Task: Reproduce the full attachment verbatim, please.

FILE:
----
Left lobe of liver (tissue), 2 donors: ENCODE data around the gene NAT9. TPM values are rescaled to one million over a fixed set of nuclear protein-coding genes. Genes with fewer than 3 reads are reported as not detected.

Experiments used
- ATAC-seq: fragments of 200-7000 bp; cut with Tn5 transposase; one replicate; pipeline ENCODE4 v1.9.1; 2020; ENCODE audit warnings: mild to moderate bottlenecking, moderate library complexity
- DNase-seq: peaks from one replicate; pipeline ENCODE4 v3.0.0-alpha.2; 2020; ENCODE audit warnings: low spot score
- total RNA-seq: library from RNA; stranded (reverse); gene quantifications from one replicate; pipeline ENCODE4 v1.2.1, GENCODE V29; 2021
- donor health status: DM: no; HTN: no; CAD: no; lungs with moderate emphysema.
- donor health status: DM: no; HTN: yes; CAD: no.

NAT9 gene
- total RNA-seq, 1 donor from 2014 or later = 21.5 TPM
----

Left lobe of liver (tissue), 2 donors: ENCODE data around the gene NAT9. TPM values are rescaled to one million over a fixed set of nuclear protein-coding genes. Genes with fewer than 3 reads are reported as not detected.

Experiments used
- ATAC-seq: fragments of 200-7000 bp; cut with Tn5 transposase; one replicate; pipeline ENCODE4 v1.9.1; 2020; ENCODE audit warnings: mild to moderate bottlenecking, moderate library complexity
- DNase-seq: peaks from one replicate; pipeline ENCODE4 v3.0.0-alpha.2; 2020; ENCODE audit warnings: low spot score
- total RNA-seq: library from RNA; stranded (reverse); gene quantifications from one replicate; pipeline ENCODE4 v1.2.1, GENCODE V29; 2021
- donor health status: DM: no; HTN: no; CAD: no; lungs with moderate emphysema.
- donor health status: DM: no; HTN: yes; CAD: no.

NAT9 gene
- total RNA-seq, 1 donor from 2014 or later = 21.5 TPM